My latest post on www.healthsystemCIO.com. Here’s an idea I think merits consideration.
What do you think?
My latest post on www.healthsystemCIO.com. Here’s an idea I think merits consideration.
What do you think?
This guest post ties nicely to some of what I have been writing about regarding why I think firms like Apple, Microsoft, and Google will be the real N-HIN, why PHRs will become EMRs on super smart next gen devices.
Its author is Austin Merritt of softwareadvice.com, a web site that provides advice on selecting EHR software. I think the strategic reason for Microsoft’s entry into EMR would not be because there are big bucks to be made from a limited number of physicians but because it gives them a foothold into two of the key stakeholders; doctors and patients, one via an EMR and the other through its PHR. If that is where they intend to stop, they’ve wasted everyone’s time. I think they have bigger plans, and those plans include having patients walk in to the doctor’s office, both having the same EMR on the same or compatible devices. The rest of this post is Austin’s.
Microsoft Dynamics is largely present in just about every software market but medical. And they’re missing out big time. The United States healthcare IT market is growing at about 13% per year and is expected to reach $35 billion in 20111. The biggest opportunity for growth in the industry is among ambulatory care physician practices, partly due to the Stimulus Bill requiring the use of electronic health records (EHR) systems by 2015.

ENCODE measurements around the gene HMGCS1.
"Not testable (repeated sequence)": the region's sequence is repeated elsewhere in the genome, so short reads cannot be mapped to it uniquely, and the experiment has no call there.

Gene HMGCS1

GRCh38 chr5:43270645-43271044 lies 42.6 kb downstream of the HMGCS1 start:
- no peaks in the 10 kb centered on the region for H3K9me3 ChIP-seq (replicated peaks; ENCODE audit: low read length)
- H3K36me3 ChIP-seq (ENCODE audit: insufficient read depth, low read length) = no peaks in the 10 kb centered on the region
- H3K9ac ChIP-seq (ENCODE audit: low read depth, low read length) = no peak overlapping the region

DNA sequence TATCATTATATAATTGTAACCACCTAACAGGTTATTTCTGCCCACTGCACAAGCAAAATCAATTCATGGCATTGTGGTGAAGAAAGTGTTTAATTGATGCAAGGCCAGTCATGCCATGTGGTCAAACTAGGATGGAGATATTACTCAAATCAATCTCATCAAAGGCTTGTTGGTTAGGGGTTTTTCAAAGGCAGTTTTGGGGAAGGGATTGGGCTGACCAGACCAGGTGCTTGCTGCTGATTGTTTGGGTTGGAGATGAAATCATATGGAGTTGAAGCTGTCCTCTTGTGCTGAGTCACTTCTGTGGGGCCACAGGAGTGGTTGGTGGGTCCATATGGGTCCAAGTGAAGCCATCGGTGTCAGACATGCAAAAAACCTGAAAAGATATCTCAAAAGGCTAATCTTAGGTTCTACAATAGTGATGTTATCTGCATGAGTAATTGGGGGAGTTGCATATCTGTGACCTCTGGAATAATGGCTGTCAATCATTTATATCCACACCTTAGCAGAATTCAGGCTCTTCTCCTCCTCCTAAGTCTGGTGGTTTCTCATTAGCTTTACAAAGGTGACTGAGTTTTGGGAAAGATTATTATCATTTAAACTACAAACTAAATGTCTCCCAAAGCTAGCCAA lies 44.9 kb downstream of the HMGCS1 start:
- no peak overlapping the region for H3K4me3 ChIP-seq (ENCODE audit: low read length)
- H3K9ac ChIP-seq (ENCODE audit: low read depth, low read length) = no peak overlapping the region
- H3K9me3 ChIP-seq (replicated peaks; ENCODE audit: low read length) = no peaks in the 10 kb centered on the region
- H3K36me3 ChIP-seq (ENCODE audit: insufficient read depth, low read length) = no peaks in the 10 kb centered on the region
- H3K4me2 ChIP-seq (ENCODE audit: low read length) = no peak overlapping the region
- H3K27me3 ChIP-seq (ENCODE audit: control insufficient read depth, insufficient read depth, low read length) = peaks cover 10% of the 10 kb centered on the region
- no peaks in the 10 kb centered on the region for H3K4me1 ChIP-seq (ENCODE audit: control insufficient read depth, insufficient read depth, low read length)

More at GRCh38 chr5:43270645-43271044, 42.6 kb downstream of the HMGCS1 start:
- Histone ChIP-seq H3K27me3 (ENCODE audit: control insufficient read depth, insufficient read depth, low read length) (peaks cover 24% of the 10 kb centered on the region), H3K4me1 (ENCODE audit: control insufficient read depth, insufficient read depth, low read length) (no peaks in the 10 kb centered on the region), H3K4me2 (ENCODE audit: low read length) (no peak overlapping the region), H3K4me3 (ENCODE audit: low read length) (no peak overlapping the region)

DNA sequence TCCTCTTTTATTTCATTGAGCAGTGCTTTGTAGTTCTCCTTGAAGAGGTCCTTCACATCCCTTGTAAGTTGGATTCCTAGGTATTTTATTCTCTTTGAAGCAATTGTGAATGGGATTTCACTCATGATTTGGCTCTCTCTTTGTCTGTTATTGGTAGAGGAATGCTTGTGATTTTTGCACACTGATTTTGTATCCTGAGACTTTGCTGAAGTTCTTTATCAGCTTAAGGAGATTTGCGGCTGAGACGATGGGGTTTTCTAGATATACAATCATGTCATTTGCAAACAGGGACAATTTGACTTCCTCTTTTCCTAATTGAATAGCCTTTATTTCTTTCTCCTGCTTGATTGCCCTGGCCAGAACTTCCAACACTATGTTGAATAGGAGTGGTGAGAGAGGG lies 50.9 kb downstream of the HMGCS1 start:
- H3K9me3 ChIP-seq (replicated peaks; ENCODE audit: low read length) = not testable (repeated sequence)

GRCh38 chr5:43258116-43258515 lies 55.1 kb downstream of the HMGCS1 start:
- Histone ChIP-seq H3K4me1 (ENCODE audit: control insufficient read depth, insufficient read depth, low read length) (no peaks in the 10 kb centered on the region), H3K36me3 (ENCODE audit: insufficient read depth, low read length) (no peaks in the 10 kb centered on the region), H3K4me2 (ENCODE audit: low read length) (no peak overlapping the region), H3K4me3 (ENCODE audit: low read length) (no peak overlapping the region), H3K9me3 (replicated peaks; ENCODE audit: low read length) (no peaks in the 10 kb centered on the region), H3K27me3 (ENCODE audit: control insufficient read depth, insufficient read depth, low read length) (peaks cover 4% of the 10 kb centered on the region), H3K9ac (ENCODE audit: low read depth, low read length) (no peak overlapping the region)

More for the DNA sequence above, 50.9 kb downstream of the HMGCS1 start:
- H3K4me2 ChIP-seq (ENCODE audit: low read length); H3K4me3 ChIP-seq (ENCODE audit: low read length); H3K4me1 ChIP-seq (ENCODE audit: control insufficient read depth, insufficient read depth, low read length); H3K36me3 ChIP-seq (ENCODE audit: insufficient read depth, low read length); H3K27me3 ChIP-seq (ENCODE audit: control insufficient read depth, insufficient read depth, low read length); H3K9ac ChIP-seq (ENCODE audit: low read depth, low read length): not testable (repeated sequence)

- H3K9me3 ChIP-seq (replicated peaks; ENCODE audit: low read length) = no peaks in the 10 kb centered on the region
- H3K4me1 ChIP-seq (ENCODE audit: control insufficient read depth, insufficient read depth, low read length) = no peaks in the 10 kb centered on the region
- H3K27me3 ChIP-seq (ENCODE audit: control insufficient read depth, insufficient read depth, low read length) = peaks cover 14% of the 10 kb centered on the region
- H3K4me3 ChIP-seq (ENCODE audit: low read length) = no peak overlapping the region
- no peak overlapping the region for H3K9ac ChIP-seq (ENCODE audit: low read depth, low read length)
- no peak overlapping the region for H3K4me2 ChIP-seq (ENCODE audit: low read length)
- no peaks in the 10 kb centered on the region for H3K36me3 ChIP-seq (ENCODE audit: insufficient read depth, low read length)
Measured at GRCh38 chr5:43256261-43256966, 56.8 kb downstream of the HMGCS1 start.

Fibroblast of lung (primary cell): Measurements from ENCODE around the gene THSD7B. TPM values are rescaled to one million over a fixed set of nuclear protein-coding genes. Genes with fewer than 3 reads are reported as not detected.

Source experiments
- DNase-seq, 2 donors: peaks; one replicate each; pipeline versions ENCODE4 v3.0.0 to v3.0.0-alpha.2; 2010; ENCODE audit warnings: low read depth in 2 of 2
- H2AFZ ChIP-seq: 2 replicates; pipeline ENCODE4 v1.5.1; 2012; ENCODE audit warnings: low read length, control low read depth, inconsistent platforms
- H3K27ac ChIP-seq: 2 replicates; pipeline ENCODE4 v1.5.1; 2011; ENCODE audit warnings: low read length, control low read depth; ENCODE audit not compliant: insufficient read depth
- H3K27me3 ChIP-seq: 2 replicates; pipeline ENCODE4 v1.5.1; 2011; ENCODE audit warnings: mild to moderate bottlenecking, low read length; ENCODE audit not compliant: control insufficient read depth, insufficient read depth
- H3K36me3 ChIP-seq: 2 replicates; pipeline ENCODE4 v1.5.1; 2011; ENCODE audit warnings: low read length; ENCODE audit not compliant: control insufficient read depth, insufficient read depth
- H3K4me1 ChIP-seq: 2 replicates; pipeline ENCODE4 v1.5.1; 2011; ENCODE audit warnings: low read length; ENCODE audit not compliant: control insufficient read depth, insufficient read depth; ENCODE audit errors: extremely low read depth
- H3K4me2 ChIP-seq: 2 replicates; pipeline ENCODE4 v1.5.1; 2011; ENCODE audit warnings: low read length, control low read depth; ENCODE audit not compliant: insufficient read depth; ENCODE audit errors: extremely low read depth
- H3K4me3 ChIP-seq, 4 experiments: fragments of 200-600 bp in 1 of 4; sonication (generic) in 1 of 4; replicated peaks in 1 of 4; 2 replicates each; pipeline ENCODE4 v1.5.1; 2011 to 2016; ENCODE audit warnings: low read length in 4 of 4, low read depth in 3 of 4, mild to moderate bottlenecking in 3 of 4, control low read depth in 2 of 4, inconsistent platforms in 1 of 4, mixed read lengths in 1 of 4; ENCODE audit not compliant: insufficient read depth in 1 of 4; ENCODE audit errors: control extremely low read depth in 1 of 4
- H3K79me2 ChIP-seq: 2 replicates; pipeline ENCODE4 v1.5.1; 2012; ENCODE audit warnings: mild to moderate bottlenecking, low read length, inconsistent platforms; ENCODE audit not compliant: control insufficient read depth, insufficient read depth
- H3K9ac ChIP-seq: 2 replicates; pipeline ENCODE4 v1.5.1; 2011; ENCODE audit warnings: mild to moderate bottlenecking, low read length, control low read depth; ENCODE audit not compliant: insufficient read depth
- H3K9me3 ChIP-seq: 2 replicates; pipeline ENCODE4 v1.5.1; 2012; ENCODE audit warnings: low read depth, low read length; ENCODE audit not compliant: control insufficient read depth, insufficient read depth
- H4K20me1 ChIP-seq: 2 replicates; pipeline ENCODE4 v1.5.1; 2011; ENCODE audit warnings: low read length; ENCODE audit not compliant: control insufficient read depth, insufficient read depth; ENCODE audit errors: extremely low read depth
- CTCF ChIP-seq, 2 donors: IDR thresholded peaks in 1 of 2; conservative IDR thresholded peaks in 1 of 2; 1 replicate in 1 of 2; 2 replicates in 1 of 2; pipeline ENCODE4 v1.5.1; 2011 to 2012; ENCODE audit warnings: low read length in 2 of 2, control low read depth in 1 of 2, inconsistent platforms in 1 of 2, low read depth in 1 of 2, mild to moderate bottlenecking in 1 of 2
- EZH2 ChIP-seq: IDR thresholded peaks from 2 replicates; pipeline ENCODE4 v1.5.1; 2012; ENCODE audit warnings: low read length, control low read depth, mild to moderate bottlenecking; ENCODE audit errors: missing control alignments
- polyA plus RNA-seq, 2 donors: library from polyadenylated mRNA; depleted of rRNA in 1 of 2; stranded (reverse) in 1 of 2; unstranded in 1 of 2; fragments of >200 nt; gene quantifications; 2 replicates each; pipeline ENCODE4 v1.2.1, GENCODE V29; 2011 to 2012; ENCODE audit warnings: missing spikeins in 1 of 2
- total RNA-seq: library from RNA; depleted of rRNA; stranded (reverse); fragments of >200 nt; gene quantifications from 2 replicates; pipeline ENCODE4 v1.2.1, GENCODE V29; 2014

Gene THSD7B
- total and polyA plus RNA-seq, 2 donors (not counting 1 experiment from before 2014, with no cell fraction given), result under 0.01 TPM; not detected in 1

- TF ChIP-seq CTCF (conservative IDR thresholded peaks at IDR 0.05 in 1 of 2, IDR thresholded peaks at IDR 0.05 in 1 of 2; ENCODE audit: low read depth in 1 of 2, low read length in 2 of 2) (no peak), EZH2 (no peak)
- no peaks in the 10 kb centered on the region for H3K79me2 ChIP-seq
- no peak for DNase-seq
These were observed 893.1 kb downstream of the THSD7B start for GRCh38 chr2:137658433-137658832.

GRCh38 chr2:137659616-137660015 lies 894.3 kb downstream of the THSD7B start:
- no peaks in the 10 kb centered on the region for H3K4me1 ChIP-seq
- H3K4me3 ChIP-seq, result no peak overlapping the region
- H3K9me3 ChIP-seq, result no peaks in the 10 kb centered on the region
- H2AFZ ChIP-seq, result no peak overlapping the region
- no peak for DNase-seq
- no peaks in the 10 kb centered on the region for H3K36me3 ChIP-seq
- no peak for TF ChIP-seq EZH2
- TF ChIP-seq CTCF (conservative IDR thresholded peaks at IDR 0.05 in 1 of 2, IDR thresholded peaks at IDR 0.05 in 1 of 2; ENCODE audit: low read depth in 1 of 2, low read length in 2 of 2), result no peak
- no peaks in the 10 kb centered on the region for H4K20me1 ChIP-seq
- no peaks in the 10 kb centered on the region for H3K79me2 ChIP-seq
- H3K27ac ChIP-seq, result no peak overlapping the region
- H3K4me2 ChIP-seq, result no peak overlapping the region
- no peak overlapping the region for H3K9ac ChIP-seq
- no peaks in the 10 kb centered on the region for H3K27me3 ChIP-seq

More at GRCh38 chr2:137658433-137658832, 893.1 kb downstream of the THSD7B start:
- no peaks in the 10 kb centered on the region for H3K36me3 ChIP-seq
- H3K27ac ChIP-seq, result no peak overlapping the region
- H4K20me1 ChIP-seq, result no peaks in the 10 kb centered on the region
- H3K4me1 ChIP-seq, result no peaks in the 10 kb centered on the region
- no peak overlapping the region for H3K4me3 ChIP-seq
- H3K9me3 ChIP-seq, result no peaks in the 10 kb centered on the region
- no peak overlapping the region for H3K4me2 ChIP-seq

You would think Microsoft would be in such a promising industry, but you won’t find a Microsoft EHR available. The primary reason why is that EHRs are highly specialized, and Microsoft’s main products (Dynamics, CRM, and SharePoint) don’t come anywhere near the needs of physician practices. It would be very difficult for Microsoft to build an EHR from scratch and introduce it to the market. So what should Microsoft do to enter the industry? Acquire a current player.
Such an entry into the medical market would mimic the acquisition spree that Microsoft conducted between 2000 and 2002, when it acquired Great Plains, Navision, Damgaard, and several related vendors. These systems were re-branded and offered as Microsoft Dynamics. Before these acquisitions, Microsoft was not present in the enterprise resource planning (ERP) application market. Its only ERP presence was as an infrastructure vendor, licensing SQL Server databases and related platforms to support application rollouts. However, this lack of application presence gave competitors such as Oracle and SAP the opportunity to squeeze Microsoft out of the ERP infrastructure market by pushing Unix, Oracle databases and IBM DB2. By acquiring several applications, Microsoft was able to drive sales of its SQL Server and Windows Servers directly, in addition to the Dynamics applications themselves. This strategy proved effective in giving Microsoft a multi-billion dollar share of the lucrative ERP market.